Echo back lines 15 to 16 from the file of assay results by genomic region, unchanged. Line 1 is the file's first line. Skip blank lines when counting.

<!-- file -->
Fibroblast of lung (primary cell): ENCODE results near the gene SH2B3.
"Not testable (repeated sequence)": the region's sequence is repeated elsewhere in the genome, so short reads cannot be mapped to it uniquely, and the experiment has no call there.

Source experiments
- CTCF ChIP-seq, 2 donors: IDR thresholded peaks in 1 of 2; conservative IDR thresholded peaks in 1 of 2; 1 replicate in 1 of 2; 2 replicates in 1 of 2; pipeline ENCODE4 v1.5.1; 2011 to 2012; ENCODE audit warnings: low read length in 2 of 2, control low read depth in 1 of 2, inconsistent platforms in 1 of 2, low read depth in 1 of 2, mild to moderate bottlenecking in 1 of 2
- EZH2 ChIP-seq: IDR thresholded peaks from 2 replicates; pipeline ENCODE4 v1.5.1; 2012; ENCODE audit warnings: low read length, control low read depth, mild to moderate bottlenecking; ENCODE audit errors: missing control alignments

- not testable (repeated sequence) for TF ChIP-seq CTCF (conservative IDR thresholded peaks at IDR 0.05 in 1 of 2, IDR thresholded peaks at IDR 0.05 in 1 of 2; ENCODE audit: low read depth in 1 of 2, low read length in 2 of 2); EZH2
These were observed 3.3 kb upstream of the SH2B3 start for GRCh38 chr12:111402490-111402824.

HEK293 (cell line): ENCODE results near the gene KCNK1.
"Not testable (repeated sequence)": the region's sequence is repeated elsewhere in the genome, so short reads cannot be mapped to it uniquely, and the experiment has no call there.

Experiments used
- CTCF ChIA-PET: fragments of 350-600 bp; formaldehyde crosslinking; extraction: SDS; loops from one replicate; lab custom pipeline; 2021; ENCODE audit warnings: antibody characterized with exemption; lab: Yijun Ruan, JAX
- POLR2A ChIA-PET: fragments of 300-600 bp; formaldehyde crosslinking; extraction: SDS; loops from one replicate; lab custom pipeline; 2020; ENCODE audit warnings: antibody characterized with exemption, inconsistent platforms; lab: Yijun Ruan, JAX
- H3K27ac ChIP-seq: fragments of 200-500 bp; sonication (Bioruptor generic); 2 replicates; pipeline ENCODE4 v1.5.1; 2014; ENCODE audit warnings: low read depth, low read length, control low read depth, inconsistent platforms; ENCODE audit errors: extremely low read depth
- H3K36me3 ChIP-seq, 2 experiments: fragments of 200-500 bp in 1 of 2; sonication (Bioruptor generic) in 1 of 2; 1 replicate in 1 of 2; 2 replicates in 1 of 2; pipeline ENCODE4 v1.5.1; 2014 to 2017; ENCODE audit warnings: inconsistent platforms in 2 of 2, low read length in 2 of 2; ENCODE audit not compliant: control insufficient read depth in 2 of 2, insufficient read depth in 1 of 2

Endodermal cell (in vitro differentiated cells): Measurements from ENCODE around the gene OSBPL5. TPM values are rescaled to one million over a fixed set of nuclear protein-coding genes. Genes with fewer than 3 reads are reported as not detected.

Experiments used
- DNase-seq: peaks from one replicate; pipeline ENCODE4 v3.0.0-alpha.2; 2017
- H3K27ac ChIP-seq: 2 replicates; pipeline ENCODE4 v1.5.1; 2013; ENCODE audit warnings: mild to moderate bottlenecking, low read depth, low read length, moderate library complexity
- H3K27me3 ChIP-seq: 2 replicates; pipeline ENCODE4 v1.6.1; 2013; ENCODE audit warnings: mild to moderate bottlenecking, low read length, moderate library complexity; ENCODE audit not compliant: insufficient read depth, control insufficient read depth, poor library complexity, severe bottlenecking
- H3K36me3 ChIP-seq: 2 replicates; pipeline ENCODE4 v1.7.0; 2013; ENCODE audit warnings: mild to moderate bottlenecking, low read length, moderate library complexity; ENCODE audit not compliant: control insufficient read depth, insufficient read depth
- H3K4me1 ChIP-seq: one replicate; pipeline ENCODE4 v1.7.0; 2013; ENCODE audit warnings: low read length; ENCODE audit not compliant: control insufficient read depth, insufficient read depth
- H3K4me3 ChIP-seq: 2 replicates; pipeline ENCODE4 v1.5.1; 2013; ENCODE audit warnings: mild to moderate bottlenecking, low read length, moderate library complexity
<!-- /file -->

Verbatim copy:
Endodermal cell (in vitro differentiated cells): Measurements from ENCODE around the gene OSBPL5. TPM values are rescaled to one million over a fixed set of nuclear protein-coding genes. Genes with fewer than 3 reads are reported as not detected.

Experiments used